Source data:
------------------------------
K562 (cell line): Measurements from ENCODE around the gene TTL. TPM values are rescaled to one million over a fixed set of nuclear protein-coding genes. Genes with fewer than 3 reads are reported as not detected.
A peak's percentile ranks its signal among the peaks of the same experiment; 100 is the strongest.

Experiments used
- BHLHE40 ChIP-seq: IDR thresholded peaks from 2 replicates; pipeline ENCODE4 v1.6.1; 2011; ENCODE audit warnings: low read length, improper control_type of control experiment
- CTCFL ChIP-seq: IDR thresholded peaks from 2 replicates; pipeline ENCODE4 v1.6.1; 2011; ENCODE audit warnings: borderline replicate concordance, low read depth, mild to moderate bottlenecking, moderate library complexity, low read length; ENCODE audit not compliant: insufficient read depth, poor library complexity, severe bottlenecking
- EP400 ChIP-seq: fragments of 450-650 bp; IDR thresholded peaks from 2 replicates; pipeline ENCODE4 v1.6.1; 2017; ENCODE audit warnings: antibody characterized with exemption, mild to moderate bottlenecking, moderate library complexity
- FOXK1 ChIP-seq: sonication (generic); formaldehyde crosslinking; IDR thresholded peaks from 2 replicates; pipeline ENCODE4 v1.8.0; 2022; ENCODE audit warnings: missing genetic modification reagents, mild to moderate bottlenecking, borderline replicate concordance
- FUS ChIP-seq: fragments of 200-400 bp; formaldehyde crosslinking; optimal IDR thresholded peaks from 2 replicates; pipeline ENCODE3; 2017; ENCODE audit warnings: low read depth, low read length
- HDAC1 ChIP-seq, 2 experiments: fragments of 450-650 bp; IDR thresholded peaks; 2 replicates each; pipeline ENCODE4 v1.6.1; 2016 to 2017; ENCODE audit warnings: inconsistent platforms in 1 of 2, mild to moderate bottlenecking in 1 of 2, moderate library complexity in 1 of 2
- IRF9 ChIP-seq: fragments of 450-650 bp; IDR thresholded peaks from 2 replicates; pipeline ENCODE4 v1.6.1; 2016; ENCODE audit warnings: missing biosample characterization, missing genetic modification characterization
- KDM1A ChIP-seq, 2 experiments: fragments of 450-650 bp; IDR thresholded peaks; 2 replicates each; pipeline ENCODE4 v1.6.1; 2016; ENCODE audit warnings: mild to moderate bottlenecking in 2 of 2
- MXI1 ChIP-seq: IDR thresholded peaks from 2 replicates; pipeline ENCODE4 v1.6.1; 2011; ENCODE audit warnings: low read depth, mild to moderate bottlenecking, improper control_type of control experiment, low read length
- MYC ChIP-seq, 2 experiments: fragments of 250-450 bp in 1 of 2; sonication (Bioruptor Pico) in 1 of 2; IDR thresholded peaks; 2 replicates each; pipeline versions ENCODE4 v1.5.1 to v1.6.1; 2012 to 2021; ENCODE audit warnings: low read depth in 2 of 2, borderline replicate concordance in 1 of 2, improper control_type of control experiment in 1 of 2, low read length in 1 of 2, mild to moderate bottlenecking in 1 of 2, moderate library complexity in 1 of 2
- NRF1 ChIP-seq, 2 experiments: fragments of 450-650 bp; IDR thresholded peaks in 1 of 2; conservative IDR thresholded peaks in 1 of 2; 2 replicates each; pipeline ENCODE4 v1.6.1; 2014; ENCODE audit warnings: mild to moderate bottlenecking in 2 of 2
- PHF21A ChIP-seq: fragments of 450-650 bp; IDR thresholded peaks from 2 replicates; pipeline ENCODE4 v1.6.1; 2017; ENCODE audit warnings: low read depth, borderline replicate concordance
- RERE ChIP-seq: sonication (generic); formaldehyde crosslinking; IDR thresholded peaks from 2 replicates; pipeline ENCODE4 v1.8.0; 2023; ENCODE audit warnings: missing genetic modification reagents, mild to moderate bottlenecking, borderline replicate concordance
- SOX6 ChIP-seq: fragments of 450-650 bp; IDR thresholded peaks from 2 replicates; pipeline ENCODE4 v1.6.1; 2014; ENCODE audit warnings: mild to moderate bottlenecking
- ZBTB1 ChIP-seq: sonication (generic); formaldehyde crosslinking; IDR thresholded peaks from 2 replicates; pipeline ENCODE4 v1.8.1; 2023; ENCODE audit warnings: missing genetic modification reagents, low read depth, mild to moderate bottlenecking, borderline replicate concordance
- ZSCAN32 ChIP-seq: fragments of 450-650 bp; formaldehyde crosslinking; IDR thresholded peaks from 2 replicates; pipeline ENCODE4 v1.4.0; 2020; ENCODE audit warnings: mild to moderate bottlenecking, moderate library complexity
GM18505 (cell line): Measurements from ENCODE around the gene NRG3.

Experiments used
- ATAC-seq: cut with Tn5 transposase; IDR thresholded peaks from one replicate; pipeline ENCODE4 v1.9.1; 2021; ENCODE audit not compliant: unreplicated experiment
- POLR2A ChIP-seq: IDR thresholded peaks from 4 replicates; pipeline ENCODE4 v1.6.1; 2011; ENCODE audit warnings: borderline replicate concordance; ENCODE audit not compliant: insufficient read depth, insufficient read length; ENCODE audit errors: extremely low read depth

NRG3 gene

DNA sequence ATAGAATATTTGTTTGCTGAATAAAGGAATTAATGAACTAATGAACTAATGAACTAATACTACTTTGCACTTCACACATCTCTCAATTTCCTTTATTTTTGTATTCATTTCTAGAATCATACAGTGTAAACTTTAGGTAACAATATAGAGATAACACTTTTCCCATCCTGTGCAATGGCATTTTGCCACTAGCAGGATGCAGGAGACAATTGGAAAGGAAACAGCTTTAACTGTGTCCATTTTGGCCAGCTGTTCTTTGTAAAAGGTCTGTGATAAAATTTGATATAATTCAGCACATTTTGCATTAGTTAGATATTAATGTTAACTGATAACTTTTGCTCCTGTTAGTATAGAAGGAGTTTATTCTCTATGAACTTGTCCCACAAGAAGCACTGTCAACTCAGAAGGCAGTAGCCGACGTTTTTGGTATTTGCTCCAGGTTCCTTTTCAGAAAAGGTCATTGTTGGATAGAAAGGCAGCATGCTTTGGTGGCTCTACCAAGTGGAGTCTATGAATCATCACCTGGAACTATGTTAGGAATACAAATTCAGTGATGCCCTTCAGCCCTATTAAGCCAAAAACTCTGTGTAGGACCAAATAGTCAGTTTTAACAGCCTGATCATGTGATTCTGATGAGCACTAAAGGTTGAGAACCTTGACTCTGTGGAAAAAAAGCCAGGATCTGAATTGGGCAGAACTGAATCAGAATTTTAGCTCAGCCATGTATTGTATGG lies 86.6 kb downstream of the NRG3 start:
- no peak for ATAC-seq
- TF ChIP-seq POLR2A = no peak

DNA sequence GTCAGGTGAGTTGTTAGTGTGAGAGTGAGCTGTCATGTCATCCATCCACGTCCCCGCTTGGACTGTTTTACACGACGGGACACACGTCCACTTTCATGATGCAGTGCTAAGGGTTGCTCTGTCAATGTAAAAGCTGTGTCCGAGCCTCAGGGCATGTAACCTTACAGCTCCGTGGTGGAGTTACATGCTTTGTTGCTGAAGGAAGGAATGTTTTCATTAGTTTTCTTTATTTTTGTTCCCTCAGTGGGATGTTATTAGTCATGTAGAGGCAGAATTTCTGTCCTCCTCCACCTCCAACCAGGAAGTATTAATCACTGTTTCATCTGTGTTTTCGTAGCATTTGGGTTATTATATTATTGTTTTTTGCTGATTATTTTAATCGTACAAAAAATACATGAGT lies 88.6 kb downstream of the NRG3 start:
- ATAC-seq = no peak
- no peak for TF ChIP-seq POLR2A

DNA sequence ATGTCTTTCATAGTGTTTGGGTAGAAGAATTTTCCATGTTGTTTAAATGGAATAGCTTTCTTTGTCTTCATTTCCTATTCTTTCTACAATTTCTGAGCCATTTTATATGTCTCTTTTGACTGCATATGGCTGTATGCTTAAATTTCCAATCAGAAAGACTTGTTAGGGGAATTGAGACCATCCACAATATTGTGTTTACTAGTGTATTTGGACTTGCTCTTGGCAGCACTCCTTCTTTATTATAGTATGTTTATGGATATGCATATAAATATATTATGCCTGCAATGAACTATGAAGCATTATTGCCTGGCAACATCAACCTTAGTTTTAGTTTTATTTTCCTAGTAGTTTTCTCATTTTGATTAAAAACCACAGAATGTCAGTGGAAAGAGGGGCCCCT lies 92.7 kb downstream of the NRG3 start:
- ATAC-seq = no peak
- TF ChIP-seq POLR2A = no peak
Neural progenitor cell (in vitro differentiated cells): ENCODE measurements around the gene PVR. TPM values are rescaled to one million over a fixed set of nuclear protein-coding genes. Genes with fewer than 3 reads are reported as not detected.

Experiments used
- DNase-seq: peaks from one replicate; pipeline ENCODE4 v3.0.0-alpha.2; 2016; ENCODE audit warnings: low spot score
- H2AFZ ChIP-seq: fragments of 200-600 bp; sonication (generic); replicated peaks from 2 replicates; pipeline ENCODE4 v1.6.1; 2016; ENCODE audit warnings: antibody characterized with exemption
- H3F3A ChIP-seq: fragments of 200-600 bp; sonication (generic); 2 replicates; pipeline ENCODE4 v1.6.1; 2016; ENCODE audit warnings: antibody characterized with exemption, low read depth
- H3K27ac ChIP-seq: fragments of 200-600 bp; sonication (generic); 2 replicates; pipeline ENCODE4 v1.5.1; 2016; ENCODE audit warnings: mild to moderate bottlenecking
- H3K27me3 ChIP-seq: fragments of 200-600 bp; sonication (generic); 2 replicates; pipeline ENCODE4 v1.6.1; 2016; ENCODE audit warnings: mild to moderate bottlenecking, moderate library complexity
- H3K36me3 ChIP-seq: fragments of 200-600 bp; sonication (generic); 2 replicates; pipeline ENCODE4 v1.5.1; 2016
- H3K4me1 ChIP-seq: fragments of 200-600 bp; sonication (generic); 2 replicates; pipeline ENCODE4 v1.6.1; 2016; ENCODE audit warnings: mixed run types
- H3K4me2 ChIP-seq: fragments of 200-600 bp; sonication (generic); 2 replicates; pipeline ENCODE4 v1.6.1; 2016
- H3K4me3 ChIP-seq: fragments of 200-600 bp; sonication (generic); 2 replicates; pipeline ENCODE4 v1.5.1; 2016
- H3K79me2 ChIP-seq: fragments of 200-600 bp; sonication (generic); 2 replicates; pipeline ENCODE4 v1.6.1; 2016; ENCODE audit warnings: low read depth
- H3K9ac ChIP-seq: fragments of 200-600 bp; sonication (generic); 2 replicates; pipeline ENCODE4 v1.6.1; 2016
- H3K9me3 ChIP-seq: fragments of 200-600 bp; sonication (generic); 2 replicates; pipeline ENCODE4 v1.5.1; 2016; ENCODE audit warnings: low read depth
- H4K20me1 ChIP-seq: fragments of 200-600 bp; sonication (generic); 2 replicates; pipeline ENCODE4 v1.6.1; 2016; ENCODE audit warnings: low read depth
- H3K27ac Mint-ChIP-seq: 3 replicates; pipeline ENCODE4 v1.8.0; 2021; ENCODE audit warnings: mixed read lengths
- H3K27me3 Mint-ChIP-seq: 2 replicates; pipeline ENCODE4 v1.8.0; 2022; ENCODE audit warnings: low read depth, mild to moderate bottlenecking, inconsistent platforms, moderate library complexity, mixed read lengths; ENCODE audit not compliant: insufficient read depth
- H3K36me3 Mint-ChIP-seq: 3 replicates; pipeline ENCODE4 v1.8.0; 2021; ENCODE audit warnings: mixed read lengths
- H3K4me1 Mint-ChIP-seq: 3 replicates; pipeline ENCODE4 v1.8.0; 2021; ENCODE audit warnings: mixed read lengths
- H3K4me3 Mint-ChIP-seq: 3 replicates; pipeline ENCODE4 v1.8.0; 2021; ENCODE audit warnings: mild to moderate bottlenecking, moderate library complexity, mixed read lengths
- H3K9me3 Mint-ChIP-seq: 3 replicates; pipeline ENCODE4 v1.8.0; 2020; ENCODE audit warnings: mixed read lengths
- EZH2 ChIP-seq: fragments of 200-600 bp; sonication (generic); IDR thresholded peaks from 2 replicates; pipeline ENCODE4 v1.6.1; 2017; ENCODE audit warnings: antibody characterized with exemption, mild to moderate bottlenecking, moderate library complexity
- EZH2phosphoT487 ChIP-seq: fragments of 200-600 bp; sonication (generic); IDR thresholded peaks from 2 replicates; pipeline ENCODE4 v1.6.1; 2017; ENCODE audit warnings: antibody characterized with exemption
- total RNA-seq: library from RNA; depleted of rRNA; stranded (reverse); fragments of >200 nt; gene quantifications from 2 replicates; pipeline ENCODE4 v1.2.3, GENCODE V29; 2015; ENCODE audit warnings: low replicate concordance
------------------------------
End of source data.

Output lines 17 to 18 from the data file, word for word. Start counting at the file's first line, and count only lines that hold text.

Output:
- SOX6 ChIP-seq: fragments of 450-650 bp; IDR thresholded peaks from 2 replicates; pipeline ENCODE4 v1.6.1; 2014; ENCODE audit warnings: mild to moderate bottlenecking
- ZBTB1 ChIP-seq: sonication (generic); formaldehyde crosslinking; IDR thresholded peaks from 2 replicates; pipeline ENCODE4 v1.8.1; 2023; ENCODE audit warnings: missing genetic modification reagents, low read depth, mild to moderate bottlenecking, borderline replicate concordance